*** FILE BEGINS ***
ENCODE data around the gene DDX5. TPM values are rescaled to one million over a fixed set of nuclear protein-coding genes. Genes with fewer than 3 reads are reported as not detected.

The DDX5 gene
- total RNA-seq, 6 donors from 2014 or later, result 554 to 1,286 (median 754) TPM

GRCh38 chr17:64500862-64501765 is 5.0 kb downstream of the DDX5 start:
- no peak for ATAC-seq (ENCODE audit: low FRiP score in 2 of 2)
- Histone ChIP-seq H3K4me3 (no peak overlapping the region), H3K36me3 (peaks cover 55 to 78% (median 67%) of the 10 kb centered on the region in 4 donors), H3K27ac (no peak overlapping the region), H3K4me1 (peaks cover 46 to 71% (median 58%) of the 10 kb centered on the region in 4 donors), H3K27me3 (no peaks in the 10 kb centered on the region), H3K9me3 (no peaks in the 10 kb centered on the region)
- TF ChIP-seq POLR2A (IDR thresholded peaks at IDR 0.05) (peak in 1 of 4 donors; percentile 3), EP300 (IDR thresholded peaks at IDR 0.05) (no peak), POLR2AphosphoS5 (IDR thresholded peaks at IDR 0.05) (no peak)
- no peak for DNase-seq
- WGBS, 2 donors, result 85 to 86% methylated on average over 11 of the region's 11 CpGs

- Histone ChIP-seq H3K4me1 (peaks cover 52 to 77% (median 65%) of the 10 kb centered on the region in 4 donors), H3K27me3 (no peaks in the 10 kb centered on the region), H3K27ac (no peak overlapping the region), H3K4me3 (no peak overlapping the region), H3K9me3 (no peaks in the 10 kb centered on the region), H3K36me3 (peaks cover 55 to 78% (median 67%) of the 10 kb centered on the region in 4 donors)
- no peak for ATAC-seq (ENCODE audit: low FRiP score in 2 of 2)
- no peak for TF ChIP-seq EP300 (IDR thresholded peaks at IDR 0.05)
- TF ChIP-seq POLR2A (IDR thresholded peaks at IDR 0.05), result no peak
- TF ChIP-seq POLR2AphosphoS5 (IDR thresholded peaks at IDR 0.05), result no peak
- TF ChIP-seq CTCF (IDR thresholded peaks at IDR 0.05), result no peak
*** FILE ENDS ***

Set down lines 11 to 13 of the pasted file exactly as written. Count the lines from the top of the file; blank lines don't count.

- no peak for ATAC-seq (ENCODE audit: low FRiP score in 2 of 2)
- no peak for TF ChIP-seq EP300 (IDR thresholded peaks at IDR 0.05)
- TF ChIP-seq POLR2A (IDR thresholded peaks at IDR 0.05), result no peak